Dining | Wine: Baker’s Dozen | Restaurant Reviews | Salt Lake City | Salt Lake City Weekly

Dining | Wine: Baker’s Dozen 

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Each time I buy a case of wine in Utah, I long for my New York City days at Crossroads Wine & Liquor, on the northern edge of The Village. There, you’d get a 10 percent discount or a free 13th bottle when you purchased a case of wine. Here, the most you can expect is the question, “You wanna box for that?” Well, here are some tasting notes from a winter’s case of wine, plus one for free.

Every mixed case of wine should begin with a fun, versatile bottle of bubbly. For me that means Gloria Ferrer Blanc de Noirs ($18). You should have this stuff for Valentine’s Day. Imagine if you could create your own soda pop with flavors of strawberry, cola, vanilla, cherry, cream, plus alcohol! Yes, you want this with foie gras … you really do.

Riesling is essential. And Mönchhof Robert Eymael Mosel Slate Riesling-Spätslese 2004 ($18.85) is a crisp, low-alcohol (9.5 percent) minerally (slate) Riesling with green apple and peach notes, elegant and delicate with a beautifully long finish. Hook it up with rahmschnitzel mit spaetzle. Another nice pairing for rahmschnitzel, or plain old bratwurst for that matter, would be Concannon Central Coast Pinot Gris 2005 ($10). This limited release PG is a steal at $10 with its appealing apple and almond flavors and citrus/melon aromas. Nice stuff. Although not as nice as a half-bottle of 2005 Domaine Matrot Meursault. It’s delicious, but why do I recommend the 375ml size? The half-bottle is priced at $11; the 750ml is $28. Do the math. Here’s another Chardonnay I’m liking a lot: Cartlidge & Browne 2005 California Chardonnay ($10). It’s a creamy, clean, fruit-forward Chardonnay with just a touch of oak. Buy it by the case: Sorry though, no per-case discount.

Don’t hurry. Be patient. Open a bottle of 2004 Partners’ Reserve from Lockwood Vineyards ($20) and give it a few hours to breathe. Better yet, decant this 95 percent/5 percent proprietary Cabernet/Malbec blend, wait for it to aerate a bit and enjoy the black-cherry bomb within. Nice structure here with firm but not too freaky tannins. Fire up the barbie and grill a rib-eye. Or for a few dollars less, why not uncork a good-value Bordeaux? In this case, I’m referring to Château Recougne Bordeaux Superieur 2003 ($13.20). This economical Bordeaux won’t change your life, and it might not get you laid. But the smoky, earthy, sensuous, almost dirty flavors reek of Medoc terroir. And Recougne’s a very good choice when you want to get comfy with a bit of Rimbaud. A baguette, a wedge of fromage and a good book—now, there’s perfect pairing.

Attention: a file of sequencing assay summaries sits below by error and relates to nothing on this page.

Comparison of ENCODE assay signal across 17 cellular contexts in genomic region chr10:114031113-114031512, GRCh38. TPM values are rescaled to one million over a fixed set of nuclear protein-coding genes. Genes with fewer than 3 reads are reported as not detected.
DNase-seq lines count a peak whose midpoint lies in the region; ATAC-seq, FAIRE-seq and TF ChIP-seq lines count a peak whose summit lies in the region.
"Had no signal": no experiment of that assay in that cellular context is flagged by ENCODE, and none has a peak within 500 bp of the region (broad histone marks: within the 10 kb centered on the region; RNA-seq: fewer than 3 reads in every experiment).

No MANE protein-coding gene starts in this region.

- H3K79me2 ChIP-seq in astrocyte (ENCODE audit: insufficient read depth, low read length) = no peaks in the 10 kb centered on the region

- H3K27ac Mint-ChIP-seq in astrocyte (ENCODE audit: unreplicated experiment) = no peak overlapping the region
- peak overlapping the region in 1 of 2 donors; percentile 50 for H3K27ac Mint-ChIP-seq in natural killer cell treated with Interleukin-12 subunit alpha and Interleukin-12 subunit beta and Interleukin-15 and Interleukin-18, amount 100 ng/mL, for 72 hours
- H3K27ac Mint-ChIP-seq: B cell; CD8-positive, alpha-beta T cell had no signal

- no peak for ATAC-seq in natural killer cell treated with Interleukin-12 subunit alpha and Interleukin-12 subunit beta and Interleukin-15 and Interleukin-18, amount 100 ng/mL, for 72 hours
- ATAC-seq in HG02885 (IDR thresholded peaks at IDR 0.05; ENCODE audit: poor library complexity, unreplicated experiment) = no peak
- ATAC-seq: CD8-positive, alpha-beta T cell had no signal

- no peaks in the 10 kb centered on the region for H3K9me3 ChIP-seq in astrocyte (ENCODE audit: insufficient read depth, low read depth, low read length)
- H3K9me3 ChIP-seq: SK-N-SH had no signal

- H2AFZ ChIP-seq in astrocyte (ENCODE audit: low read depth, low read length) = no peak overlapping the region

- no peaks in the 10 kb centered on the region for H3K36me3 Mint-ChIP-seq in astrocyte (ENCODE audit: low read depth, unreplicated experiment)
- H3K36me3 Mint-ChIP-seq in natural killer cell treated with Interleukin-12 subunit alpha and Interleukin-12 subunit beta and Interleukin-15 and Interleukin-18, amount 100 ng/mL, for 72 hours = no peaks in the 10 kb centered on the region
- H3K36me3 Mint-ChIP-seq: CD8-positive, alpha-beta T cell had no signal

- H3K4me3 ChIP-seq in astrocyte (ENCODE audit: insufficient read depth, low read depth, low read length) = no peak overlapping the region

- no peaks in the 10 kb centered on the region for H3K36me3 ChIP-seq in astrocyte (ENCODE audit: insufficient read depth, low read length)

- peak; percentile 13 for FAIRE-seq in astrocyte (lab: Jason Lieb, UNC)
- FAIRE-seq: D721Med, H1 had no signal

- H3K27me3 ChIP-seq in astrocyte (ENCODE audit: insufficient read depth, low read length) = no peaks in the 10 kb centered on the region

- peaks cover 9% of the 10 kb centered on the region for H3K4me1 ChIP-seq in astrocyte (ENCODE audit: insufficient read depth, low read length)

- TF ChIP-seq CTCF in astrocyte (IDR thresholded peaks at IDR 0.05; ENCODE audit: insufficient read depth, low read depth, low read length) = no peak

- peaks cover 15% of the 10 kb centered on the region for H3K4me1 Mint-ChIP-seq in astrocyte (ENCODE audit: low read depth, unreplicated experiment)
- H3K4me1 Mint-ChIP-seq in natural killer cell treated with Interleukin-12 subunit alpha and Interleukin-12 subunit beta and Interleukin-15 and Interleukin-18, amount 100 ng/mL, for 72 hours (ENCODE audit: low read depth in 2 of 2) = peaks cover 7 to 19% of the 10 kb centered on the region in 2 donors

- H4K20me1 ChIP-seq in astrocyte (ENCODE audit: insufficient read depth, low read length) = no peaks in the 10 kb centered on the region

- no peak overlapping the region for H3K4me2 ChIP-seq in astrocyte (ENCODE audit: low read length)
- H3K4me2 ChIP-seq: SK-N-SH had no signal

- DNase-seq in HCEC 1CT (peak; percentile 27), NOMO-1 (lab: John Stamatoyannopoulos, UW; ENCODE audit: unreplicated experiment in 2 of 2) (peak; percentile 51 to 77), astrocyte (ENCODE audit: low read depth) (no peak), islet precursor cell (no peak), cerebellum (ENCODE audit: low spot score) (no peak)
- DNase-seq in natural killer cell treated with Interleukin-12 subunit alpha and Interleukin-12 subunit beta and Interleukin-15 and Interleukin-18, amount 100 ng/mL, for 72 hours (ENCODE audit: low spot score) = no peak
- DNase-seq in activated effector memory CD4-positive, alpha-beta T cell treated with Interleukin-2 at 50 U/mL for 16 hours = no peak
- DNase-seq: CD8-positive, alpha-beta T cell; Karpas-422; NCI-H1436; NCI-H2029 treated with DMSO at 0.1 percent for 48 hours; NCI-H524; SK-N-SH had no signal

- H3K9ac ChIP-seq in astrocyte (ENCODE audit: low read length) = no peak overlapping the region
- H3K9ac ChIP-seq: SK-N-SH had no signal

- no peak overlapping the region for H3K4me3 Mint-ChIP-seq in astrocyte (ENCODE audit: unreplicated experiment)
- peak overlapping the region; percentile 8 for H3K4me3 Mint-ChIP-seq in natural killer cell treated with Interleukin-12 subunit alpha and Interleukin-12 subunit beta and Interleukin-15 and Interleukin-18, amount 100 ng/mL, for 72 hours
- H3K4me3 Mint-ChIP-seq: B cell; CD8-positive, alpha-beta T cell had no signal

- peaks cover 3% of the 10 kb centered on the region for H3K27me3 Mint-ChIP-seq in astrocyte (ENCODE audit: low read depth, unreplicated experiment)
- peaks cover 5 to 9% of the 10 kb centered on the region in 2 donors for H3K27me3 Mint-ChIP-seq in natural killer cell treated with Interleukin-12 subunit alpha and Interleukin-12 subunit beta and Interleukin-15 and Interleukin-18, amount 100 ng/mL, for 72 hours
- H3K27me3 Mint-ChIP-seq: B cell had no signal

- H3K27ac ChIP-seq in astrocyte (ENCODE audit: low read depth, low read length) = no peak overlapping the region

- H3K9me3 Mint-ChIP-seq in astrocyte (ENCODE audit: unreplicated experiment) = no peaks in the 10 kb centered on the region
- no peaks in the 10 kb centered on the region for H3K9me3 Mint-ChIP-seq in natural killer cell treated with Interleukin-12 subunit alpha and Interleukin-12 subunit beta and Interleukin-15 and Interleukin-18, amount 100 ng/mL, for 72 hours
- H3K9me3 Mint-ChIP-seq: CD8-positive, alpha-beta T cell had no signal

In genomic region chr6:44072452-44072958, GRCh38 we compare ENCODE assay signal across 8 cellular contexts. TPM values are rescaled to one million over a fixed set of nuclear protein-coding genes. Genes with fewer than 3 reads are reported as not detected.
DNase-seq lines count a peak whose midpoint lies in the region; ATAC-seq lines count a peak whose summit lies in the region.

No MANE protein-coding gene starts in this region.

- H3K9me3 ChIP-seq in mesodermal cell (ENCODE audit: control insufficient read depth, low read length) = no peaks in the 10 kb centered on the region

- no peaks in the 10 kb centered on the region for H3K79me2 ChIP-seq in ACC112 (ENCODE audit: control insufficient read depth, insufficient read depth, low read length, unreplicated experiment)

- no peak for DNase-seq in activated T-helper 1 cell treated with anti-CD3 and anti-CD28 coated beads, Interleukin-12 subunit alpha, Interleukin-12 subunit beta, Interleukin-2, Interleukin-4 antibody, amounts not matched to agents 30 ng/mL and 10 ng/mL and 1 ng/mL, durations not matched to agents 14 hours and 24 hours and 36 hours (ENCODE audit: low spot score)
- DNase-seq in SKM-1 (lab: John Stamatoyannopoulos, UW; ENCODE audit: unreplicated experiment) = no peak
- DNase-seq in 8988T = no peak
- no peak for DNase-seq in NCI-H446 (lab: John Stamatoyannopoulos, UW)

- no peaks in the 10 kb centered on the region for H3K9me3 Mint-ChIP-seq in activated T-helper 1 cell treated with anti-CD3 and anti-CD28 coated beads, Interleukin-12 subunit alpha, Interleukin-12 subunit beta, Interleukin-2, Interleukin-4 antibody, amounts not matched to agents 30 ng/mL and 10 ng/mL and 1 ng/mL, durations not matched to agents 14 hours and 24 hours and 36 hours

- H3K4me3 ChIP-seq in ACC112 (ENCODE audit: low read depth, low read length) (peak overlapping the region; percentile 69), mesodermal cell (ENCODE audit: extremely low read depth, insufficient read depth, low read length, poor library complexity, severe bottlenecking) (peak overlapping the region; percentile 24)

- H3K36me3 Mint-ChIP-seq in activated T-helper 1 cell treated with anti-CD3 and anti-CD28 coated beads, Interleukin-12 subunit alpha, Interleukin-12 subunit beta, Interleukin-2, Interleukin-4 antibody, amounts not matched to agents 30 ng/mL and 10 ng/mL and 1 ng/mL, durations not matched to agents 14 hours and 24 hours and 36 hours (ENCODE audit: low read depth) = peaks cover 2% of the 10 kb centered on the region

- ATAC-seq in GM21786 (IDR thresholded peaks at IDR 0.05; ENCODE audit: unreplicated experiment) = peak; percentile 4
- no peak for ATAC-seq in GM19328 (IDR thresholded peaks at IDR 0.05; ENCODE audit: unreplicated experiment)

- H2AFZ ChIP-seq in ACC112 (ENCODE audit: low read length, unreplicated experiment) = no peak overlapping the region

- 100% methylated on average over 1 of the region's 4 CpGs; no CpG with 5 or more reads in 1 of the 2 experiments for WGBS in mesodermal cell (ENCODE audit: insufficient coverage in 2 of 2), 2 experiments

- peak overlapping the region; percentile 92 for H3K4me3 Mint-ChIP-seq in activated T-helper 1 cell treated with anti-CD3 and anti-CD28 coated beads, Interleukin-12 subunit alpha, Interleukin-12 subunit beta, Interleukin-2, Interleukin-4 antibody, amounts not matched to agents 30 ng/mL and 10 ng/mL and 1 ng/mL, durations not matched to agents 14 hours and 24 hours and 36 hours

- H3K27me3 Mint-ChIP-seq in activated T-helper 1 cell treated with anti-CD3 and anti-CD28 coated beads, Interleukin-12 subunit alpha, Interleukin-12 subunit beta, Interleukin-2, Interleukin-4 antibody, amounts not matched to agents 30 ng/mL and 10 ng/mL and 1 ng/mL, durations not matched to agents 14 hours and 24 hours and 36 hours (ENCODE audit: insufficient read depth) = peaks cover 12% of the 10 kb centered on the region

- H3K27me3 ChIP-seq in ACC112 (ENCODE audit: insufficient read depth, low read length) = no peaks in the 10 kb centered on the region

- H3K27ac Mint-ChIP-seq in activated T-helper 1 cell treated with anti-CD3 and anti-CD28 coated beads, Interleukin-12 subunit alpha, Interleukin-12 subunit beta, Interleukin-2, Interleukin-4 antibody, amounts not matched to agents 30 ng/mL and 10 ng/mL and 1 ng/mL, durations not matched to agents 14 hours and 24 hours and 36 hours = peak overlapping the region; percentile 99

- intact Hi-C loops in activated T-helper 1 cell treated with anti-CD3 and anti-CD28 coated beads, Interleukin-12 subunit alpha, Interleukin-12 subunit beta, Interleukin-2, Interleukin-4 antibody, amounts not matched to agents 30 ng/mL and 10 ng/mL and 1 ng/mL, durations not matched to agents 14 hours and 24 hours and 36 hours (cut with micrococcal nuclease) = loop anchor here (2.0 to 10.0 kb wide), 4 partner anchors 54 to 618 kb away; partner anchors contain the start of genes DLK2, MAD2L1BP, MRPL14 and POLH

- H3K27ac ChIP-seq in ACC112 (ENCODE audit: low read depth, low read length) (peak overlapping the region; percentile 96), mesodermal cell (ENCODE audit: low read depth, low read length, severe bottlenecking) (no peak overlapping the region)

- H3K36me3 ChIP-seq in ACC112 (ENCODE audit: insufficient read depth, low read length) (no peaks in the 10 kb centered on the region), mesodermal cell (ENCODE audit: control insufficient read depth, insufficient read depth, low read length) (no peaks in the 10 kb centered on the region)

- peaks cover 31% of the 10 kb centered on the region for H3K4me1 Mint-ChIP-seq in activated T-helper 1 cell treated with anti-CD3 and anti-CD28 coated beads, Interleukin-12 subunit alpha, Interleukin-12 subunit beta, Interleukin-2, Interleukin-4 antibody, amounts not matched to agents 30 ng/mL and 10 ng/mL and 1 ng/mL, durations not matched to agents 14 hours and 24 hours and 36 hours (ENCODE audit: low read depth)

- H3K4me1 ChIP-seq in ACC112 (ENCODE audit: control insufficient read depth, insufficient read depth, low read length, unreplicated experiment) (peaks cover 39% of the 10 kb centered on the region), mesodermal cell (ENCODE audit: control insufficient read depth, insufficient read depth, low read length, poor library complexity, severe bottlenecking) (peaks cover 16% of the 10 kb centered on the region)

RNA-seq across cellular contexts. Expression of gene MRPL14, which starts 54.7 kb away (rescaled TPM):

Spaghetti red? I’m glad you asked. These days, I’m liking the $10 Carpineto Dogajolo 2005, a young Super Tuscan made from Sangiovese (80 percent) and Cabernet Sauvignon (20 percent). Hey, the pretty label alone is worth the $10. Nicely balanced but powerful. Try Dogajolo with your grandma’s braciole. And hey, while we’re in Italy, here is a bang-for-the-buck brand that’s hard to top: Arancio. For a pittance, you can pick up Fuedo Arancio’s Chardonnay Sicilia 2006 ($8) and his Grillo Sicilia 2005 ($9). Use the Grillo like a racy Riesling—great with roast pork loin and apples.

And let’s round out our case with a sassy bottle of Aussie d’Arenberg The Stump Jump 2006 ($10) and Spanish Lo Brujo Macabeo Calatayud 2006 ($8). You’re gonna dig these.

Bottle No. 13: Condesa de Leganza Tempranillo Rosé 2006. My advice? Stay away from this wimpy Spanish Rosé, even if it’s thrown in for free.

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